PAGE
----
China's Dragon New Year has set gold buying records with gold bullion and gold jewelry sales exploding. According to one report, sales of gold, silver and jewelry rose 57.6% at one of the best known gold retailers.
Author: Dorothy Kosich
Posted: Monday , 30 Jan 2012
The Year of the Dragon Lunar New Year holiday set a new record for gold buying among the Chinese with the gold buying boom anticipated to last until February 6th.
Data released by China's Ministry of Commerce Saturday said sales of gold, silver and jewelry rose 57.6% at Caibai, one of Beijing's best known gold retailers.
State news agency Xinhua reported that both Caibai and Guohua, another of Beijing's top gold retailers, reached about 600 million yuan (US $95.28 million) in total sales. Beijing's Municipal Commission of Commerce said the week-long holiday produced a 49.7% jump in sales over last year's festival.
Other jewelry stores across China also saw sales boom with customers buying New Year's gold bars, gold ingots and other kinds of dragon-themed jewelry.
China has been encouraging its citizens to buy and hold physical gold either in jewelry or bullion to build financial reserves in assets strong than the U.S. dollar, the euro or other weakening currencies.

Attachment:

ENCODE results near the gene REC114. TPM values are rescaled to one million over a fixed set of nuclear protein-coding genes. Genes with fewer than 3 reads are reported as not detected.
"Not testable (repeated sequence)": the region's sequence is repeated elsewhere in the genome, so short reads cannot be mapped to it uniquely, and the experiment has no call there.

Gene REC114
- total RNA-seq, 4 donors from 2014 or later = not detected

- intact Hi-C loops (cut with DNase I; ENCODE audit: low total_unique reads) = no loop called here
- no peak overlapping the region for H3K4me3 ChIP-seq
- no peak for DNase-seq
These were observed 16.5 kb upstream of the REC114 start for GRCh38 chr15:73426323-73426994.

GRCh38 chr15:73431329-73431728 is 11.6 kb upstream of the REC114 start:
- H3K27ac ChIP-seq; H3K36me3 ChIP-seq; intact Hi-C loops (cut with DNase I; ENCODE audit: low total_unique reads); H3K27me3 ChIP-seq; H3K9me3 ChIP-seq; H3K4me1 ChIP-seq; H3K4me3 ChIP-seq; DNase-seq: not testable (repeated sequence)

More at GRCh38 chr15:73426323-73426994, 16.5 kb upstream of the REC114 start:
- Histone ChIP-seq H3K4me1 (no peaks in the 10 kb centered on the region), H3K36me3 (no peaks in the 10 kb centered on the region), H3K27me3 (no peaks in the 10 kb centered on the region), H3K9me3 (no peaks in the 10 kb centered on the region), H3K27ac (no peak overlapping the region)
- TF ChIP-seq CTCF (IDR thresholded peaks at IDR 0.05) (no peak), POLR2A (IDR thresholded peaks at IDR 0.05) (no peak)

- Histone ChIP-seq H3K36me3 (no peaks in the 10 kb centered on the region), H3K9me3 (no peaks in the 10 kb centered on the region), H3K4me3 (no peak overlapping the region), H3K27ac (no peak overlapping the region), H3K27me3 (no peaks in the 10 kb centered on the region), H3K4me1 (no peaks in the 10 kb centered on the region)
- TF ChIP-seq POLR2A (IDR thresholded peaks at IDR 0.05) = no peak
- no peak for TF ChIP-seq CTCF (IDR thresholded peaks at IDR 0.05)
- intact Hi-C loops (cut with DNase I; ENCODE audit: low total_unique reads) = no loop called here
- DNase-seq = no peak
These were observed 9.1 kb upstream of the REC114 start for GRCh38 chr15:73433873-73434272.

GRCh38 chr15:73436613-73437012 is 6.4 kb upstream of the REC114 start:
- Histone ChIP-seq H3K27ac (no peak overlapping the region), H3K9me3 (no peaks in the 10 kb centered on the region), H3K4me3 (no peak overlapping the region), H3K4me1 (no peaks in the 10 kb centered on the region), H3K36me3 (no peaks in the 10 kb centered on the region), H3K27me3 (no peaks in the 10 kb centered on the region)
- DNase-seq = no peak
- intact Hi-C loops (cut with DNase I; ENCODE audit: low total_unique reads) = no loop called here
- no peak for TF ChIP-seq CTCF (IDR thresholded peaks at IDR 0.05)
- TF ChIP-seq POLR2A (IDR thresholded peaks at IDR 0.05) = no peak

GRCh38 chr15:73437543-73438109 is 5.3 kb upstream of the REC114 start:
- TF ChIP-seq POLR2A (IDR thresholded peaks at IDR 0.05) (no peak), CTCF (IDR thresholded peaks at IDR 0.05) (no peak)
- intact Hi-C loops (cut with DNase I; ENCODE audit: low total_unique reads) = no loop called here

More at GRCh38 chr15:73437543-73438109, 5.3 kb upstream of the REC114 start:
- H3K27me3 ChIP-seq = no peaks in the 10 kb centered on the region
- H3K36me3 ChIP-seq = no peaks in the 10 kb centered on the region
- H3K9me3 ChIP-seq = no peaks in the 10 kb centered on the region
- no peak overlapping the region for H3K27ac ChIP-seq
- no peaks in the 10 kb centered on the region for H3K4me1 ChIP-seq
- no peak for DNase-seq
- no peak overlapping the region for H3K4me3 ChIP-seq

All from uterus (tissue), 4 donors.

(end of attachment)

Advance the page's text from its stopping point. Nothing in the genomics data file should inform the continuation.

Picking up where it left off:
"To most Chinese nowadays, gold is more convenient to cash in than other investment instruments," Guan Qiang, assistant manager at Caibai, told Xinhua News. "Despite common investment risks, the price of gold is clear and easy to judge."
"Many Chinese people lost lots of money in property and stock investments in 2011, so they prefer to buy gold to maintain the value of their savings amid high inflation," Liu Yangyi, a trader at the Shanghai Gold Exchange, told the Global Times Saturday.
"Chinese do not value gold only in sentimental terms. The precious metal is also expected to maintain or increase its value, as evidenced by the surging investment demand seen around the country," Guan stressed.
The Shanghai Gold & Jewelry Trade Association expects gold investment to hit 955.2 tonnes by 2020, thanks to demand by a growing middle class and a more affluent society, according to Xinhua.
"Besides, Chinese people have a special feeling toward the dragon, and sales of gold jewelry in the Year of the Dragon are much better than in other years," Liu said, adding the gold sales boom will normally last until the Lantern Festival or February 6 depending on the year.
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